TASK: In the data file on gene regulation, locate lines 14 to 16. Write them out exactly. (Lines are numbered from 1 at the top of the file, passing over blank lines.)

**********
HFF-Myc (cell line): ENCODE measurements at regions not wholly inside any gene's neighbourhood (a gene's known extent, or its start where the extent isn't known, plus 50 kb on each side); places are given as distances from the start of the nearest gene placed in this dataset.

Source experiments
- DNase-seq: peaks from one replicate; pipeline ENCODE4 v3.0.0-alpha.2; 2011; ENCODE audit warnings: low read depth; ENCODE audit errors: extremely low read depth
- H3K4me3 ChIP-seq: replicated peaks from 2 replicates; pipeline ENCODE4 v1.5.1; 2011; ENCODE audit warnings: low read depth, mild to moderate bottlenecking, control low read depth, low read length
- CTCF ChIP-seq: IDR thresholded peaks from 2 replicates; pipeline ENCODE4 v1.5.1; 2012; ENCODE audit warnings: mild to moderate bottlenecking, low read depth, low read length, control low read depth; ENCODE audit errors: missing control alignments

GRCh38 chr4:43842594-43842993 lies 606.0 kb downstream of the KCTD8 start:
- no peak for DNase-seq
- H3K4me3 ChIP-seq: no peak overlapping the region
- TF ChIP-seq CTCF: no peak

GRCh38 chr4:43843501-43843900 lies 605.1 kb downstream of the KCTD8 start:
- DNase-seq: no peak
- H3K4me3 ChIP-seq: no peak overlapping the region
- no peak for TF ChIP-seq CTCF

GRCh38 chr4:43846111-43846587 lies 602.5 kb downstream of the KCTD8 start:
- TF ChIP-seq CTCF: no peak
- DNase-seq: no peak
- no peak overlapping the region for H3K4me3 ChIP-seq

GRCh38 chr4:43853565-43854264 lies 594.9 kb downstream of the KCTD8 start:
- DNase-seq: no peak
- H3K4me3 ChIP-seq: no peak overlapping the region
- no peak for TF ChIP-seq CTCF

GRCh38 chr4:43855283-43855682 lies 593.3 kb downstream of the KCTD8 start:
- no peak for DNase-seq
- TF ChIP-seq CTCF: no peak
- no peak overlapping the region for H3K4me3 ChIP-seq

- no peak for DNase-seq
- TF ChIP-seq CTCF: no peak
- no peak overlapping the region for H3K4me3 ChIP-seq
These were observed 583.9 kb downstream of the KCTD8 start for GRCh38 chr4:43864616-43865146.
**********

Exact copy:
GRCh38 chr4:43846111-43846587 lies 602.5 kb downstream of the KCTD8 start:
- TF ChIP-seq CTCF: no peak
- DNase-seq: no peak